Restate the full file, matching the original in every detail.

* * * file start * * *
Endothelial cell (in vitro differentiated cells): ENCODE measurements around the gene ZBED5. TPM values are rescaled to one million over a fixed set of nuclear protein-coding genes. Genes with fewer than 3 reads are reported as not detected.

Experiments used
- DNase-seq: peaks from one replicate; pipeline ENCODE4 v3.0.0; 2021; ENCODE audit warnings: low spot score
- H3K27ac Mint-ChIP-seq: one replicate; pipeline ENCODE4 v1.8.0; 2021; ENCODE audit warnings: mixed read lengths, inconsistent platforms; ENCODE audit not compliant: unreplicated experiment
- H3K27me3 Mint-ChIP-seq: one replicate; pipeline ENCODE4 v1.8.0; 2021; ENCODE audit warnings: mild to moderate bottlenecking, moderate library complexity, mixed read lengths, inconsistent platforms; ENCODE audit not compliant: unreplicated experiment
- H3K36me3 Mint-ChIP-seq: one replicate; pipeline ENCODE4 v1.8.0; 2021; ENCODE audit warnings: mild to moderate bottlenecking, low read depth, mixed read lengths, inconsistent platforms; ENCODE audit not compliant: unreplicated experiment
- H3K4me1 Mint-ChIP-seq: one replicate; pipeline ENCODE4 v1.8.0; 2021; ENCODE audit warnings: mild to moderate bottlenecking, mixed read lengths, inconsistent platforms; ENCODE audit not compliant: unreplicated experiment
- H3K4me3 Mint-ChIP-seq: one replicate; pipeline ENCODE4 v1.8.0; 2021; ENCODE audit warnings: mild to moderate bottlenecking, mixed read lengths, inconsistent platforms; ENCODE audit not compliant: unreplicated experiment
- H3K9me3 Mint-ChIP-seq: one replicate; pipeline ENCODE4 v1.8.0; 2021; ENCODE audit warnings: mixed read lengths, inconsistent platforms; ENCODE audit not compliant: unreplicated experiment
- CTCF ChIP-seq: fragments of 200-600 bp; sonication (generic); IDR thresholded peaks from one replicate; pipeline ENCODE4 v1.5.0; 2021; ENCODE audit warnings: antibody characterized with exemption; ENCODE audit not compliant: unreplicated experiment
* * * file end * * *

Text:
Endothelial cell (in vitro differentiated cells): ENCODE measurements around the gene ZBED5. TPM values are rescaled to one million over a fixed set of nuclear protein-coding genes. Genes with fewer than 3 reads are reported as not detected.

Experiments used
- DNase-seq: peaks from one replicate; pipeline ENCODE4 v3.0.0; 2021; ENCODE audit warnings: low spot score
- H3K27ac Mint-ChIP-seq: one replicate; pipeline ENCODE4 v1.8.0; 2021; ENCODE audit warnings: mixed read lengths, inconsistent platforms; ENCODE audit not compliant: unreplicated experiment
- H3K27me3 Mint-ChIP-seq: one replicate; pipeline ENCODE4 v1.8.0; 2021; ENCODE audit warnings: mild to moderate bottlenecking, moderate library complexity, mixed read lengths, inconsistent platforms; ENCODE audit not compliant: unreplicated experiment
- H3K36me3 Mint-ChIP-seq: one replicate; pipeline ENCODE4 v1.8.0; 2021; ENCODE audit warnings: mild to moderate bottlenecking, low read depth, mixed read lengths, inconsistent platforms; ENCODE audit not compliant: unreplicated experiment
- H3K4me1 Mint-ChIP-seq: one replicate; pipeline ENCODE4 v1.8.0; 2021; ENCODE audit warnings: mild to moderate bottlenecking, mixed read lengths, inconsistent platforms; ENCODE audit not compliant: unreplicated experiment
- H3K4me3 Mint-ChIP-seq: one replicate; pipeline ENCODE4 v1.8.0; 2021; ENCODE audit warnings: mild to moderate bottlenecking, mixed read lengths, inconsistent platforms; ENCODE audit not compliant: unreplicated experiment
- H3K9me3 Mint-ChIP-seq: one replicate; pipeline ENCODE4 v1.8.0; 2021; ENCODE audit warnings: mixed read lengths, inconsistent platforms; ENCODE audit not compliant: unreplicated experiment
- CTCF ChIP-seq: fragments of 200-600 bp; sonication (generic); IDR thresholded peaks from one replicate; pipeline ENCODE4 v1.5.0; 2021; ENCODE audit warnings: antibody characterized with exemption; ENCODE audit not compliant: unreplicated experiment